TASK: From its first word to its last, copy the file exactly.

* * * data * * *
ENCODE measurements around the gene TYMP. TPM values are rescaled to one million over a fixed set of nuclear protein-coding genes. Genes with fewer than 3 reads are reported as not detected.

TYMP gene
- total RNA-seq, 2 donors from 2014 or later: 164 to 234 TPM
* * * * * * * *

ENCODE measurements around the gene TYMP. TPM values are rescaled to one million over a fixed set of nuclear protein-coding genes. Genes with fewer than 3 reads are reported as not detected.

TYMP gene
- total RNA-seq, 2 donors from 2014 or later: 164 to 234 TPM